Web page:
You Probably Shouldn’T Build There: Watershed-Based Land Use Strategies For Mitigating Global Climate Change In New Jersey’S Freshwater Systems, Matthew Knoblauch

Sustainable Development Law & Policy

No abstract provided.


About Sdlp, 2017 American University Washington College of Law

About Sdlp

Sustainable Development Law & Policy

No abstract provided.


Tragedy, Outrage & Reform: Crimes That Changed Our World: 1983 – Thurman Beating - Domestic Violence, Paul H. Robinson, Sarah M. Robinson 2017 University of Pennsylvania Law School

Tragedy, Outrage & Reform: Crimes That Changed Our World: 1983 – Thurman Beating - Domestic Violence, Paul H. Robinson, Sarah M. Robinson

Faculty Scholarship

Can a crime make our world better? Crimes are the worst of humanity’s wrongs but, oddly, they sometimes do more than anything else to improve our lives. As it turns out, it is often the outrageousness itself that does the work. Ordinary crimes are accepted as the background noise of our everyday existence but some crimes make people stop and take notice – because they are so outrageous, or so curious, or so heart-wrenching. These “trigger crimes” are the cases that this book is about.

They offer some incredible stories about how people, good and bad, change the world around ...


Trigger Crimes & Social Progress: The Tragedy-Outrage-Reform Dynamic In America, Paul H. Robinson, Sarah M. Robinson 2017 University of Pennsylvania Law School

Trigger Crimes & Social Progress: The Tragedy-Outrage-Reform Dynamic In America, Paul H. Robinson, Sarah M. Robinson

Faculty Scholarship

Can a crime make our world better? Crimes are the worst of humanity’s wrongs but, oddly, they sometimes do more than anything else to improve our lives. It is often the outrageousness itself that does the work. Ordinary crimes are accepted as the background noise of everyday existence but some crimes make people stop and take notice – because they are so outrageous or so heart-wrenching.

This brief essay explores the dynamic of tragedy, outrage, and reform, illustrating how certain kinds of crimes can trigger real social progress. Several dozen such “trigger crimes” are identified but four in particular are ...


The Triple-C Impact: Responding To Childhood Exposure To Crime And Violence, Michal Gilad 2017 University of Pennsylvania

The Triple-C Impact: Responding To Childhood Exposure To Crime And Violence, Michal Gilad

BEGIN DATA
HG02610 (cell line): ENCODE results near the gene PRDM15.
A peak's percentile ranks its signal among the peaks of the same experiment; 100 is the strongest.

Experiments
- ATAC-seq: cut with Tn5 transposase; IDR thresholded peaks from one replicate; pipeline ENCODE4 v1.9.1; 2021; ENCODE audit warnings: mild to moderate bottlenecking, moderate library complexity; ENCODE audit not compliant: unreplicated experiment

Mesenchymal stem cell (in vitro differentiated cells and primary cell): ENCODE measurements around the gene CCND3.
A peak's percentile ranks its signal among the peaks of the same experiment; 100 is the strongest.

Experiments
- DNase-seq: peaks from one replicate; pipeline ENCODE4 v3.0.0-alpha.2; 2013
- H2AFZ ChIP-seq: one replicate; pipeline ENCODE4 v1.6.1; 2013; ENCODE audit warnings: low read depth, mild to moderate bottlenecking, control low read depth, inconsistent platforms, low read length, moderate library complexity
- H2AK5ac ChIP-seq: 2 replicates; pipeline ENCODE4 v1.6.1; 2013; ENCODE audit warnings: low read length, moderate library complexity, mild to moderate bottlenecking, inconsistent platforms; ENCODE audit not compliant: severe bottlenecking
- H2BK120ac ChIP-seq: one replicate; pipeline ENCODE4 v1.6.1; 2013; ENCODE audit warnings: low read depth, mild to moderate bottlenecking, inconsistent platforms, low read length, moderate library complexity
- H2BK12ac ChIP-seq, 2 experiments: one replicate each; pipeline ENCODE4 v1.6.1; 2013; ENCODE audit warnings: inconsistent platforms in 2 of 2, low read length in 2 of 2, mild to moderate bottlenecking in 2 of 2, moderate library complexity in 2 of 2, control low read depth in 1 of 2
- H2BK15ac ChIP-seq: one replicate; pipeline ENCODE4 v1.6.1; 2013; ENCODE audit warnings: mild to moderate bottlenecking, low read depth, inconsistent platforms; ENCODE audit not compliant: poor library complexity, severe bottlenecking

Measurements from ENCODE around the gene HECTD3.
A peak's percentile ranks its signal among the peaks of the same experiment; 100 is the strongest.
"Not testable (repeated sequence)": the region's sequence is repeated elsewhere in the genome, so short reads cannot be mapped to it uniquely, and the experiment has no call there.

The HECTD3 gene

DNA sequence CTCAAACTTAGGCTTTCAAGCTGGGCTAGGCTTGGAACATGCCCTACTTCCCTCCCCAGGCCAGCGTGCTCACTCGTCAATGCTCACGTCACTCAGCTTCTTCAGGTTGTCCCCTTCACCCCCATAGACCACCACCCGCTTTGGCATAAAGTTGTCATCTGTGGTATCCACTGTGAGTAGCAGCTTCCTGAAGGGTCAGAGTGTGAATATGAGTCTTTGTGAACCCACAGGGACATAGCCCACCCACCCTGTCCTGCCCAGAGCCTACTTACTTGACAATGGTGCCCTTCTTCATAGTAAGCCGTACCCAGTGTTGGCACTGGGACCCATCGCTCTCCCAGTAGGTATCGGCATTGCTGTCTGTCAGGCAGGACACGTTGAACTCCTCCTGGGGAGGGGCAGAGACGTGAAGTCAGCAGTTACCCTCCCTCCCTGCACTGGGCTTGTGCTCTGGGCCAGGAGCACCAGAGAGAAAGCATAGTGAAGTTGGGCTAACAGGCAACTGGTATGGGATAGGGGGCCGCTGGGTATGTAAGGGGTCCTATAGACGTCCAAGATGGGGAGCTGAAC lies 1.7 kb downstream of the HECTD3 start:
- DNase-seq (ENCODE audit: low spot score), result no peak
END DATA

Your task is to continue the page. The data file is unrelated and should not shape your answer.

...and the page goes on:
Faculty Scholarship

The article is the first to take an inclusive look at the monumental problem of crime exposure during childhood, which is estimated to be one of the most damaging and costly public health and public safety problem in our society today. It takes-on the challenging task of ‘naming’ the problem by coining the term Comprehensive Childhood Crime Impact or in short the Triple-C Impact. Informed by scientific findings, the term embodies the full effect of direct and indirect crime exposure on children due to their unique developmental characteristics, and the spillover effect the problem has on our society as a ...


A Cautionary Tale, David Schwendiman 2017 Specialist (Chief) Prosecutor of the Kosovo Specialist Prosecutor’s Office in The Hague, The Netherlands

A Cautionary Tale, David Schwendiman

Utah Law Review

It is imperative when talking about accountability and the enforcement of internationally recognized and accepted criminal norms governing conflict, when talking about investigating and prosecuting atrocity crime, not to raise expectations that have little or no chance of being met. Expanding the modes of liability to reach bystanders has the potential to raise such expectations, pushing the range of subjects that victims, survivors and others with an interest in the outcome of atrocity crime investigations and prosecutions expect will be prosecuted out beyond those as to whom there is likely to be political will to prosecute and certainly beyond the ...


Distinctive Factors Affecting The Legal Context Of End-Of-Life Medical Care For Older Persons, Marshall B. Kapp 2017 Florida State University

Distinctive Factors Affecting The Legal Context Of End-Of-Life Medical Care For Older Persons, Marshall B. Kapp

Georgia State University Law Review